Montreal photographer Jeremy Schruder is entirely blunt about his main source of inspiration.
“That comes from the people who are not scared to live the life they want,” he says. “Fuck what others think, or what mould society feels they should fit. People who take risks — they might fail or succeed, but they take them.”
Schruder’s latest photos present their own unusual formal risks. He has adopted the Japanese art of washi papermaking.
Washi is intricately woven, fibrous paper, made through a laborious weaving process. Though it is Japanese, its production stems from traditional Chinese papermaking practices. It’s the paper of choice for many Japanese artists.
Schruder blends the paper’s colour and texture into his images, giving his work a lush, intricate sense of otherworldliness.
“My interest in washi paper stems from several visits to Japan over the last few years and an admiration of the paper’s textures and many uses,” he says. “I began researching its history and took an interest in its cultural context in Japan. What interested me is how the art form had changed from a local handmade tradition rooted in Japanese culture to a mass-produced commercialized product disseminated across the world as it is today.”
Schruder adds that while his exhibit is about aesthetics, it’s also about the concept of globalization, and how international artistic practices have become shared.
“This exhibit is about interconnectedness, how we are all connected through the appropriation and internalization of globalized culture and cultural practices. I’m simply using the textures and colours of washi paper to demonstrate how I interpret this phenomenon, while subjecting my own work to it.”
Schruder’s range of work is impressive. His photos evoke a range of moods, from dark and sombre to images that feel more uplifting and optimistic.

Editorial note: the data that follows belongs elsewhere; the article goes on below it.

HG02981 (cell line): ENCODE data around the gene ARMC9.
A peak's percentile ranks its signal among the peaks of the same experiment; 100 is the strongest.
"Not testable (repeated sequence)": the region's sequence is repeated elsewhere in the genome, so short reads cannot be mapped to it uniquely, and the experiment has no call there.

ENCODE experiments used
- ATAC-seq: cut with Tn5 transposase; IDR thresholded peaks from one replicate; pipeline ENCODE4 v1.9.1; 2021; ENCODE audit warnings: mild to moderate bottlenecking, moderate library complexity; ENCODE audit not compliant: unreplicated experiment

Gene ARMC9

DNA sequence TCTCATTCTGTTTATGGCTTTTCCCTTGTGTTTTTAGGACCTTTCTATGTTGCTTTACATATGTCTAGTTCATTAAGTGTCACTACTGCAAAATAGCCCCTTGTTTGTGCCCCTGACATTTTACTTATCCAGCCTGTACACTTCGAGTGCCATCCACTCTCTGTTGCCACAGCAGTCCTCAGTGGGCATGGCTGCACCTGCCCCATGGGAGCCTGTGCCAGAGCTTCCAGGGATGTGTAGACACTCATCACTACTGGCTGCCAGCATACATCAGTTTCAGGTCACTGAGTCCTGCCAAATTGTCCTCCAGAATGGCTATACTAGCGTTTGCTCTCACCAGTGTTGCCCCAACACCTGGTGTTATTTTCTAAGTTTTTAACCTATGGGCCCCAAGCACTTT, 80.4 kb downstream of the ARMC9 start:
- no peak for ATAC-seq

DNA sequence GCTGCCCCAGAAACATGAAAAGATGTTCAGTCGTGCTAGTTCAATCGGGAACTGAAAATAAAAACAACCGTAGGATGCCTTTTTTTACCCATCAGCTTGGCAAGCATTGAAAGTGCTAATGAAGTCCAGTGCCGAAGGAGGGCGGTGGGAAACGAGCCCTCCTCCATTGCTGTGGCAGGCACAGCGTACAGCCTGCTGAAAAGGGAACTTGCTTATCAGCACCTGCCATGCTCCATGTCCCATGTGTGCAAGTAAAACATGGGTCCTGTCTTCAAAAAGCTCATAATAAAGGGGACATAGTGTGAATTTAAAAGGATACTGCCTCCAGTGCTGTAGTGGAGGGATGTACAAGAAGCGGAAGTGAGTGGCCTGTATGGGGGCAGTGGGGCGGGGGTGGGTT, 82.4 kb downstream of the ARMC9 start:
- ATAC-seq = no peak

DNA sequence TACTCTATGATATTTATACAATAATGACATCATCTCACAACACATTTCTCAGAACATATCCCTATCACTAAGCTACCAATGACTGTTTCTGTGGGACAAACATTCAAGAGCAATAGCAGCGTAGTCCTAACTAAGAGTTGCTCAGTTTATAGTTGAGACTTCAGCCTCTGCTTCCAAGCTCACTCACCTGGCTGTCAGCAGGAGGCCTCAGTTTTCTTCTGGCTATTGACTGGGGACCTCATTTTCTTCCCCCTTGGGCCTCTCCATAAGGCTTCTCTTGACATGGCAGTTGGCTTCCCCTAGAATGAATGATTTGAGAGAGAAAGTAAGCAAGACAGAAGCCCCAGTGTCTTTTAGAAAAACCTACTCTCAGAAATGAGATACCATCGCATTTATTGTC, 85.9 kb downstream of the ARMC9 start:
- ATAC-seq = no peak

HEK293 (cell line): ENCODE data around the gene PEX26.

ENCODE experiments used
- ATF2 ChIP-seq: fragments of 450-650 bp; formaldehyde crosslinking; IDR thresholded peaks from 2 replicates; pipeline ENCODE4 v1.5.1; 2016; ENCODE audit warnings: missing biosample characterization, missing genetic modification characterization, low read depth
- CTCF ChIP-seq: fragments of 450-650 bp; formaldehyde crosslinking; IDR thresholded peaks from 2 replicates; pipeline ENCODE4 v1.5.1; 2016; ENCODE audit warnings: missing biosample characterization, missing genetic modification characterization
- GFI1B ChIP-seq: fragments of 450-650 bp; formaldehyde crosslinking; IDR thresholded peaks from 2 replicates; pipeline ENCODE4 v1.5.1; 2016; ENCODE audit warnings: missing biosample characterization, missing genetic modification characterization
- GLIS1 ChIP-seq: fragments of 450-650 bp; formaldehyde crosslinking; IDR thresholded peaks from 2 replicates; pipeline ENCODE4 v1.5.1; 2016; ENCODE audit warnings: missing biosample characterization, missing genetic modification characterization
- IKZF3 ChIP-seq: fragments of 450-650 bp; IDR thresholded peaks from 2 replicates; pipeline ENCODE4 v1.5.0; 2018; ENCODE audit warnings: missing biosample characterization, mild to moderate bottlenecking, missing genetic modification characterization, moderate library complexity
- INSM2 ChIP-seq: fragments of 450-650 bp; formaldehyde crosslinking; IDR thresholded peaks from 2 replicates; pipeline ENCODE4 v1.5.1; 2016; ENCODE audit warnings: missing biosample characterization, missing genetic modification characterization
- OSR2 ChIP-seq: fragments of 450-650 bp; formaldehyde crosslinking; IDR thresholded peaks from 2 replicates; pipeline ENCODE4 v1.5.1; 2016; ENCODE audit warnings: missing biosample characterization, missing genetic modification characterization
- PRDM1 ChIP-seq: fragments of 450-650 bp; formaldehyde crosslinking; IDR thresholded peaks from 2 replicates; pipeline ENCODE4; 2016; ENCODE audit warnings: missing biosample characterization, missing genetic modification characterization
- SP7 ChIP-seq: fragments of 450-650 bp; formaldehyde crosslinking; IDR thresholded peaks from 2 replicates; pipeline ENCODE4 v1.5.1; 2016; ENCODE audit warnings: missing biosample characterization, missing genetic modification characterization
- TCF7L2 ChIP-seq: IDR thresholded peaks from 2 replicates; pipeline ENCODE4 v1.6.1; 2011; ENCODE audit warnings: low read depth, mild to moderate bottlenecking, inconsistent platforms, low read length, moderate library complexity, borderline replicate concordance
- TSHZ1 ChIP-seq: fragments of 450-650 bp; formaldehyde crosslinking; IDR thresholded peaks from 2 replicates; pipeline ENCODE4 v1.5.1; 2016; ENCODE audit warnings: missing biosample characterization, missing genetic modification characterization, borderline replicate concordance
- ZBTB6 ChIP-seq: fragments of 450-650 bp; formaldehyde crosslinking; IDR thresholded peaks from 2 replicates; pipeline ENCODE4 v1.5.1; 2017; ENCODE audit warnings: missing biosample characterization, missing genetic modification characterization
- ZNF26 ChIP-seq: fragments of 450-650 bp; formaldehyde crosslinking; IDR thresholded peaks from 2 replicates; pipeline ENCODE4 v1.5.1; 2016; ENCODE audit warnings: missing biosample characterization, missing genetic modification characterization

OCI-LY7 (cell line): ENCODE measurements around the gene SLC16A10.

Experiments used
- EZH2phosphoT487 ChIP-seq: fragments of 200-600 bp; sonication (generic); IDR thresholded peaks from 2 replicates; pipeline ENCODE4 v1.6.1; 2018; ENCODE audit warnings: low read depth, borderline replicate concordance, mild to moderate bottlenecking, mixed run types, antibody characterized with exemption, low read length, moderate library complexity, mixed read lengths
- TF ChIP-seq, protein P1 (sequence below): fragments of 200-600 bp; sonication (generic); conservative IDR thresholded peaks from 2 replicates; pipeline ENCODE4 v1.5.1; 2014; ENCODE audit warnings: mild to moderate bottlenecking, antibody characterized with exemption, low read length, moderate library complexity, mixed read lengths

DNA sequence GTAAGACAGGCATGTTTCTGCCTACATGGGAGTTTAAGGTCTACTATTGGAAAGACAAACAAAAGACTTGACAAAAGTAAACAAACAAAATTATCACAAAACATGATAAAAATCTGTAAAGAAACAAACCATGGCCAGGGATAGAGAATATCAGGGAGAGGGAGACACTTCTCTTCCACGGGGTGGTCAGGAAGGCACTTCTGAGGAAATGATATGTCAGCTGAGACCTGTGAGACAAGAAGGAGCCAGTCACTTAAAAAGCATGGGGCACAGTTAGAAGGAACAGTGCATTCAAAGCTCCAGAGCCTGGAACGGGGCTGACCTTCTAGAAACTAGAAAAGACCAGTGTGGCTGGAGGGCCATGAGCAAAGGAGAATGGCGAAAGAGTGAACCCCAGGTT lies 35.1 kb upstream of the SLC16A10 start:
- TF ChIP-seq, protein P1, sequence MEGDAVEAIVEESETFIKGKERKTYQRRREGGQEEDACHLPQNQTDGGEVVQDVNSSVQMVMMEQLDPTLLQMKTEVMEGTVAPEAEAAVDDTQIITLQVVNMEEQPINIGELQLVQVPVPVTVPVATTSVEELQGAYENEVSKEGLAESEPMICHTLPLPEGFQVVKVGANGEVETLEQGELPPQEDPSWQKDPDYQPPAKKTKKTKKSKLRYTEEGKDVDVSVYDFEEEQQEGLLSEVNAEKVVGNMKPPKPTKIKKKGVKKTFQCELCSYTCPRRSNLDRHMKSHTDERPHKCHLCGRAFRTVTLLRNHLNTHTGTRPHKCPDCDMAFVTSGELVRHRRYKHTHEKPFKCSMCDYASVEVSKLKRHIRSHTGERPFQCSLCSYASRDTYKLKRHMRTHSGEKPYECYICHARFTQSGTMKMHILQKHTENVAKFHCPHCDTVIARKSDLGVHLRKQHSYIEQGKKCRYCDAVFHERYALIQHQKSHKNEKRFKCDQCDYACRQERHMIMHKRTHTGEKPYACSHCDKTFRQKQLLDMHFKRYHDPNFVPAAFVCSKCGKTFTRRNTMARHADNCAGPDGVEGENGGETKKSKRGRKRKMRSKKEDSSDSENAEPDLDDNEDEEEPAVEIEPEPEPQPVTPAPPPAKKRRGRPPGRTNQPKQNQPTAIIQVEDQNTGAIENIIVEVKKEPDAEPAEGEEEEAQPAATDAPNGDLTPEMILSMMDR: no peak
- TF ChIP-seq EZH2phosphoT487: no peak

His own beginnings were less than auspicious. “I was living in Whistler in a camper van in the employee parking lot, holding down two crappy jobs to support myself. I would always drag a camera around when I’d go out riding with my friends in the mountains. One day I had a cheap disposable camera with me and captured an image which won the grand prize at Whistler’s photo contest. I scored a digital Fuji camera with 1.6 megapixels. It was 1999 and this was hot shit. I was hooked.”
After that, Schruder returned to Montreal to pursue an honours degree in medical anthropology at McGill, which he completed in 2005.
“I kept shooting while I was studying, doing a few group exhibits. I always had a dark room in my house because it felt like a safe haven.”
He later studied photography at Dawson College.
“I met some wicked people and knew that photography was where my life was headed,” he says.
Given the striking beauty of his work, it’s hard not to read something decidedly queer into his oeuvre. But Schruder insists that “my work doesn’t really question identity or gender politics, so I’m not sure my work relates to my sexuality at all. I can be inspired by queer activism, but it’s not what I focus on. However, I do want to shoot a gay porn some day because I think I’d be good at it!”
Runs until Fri, June 8
Scotiabank Contact Photography Festival
Vistek Mississauga Gallery
5840 Mavis Rd
5840 Mavis Rd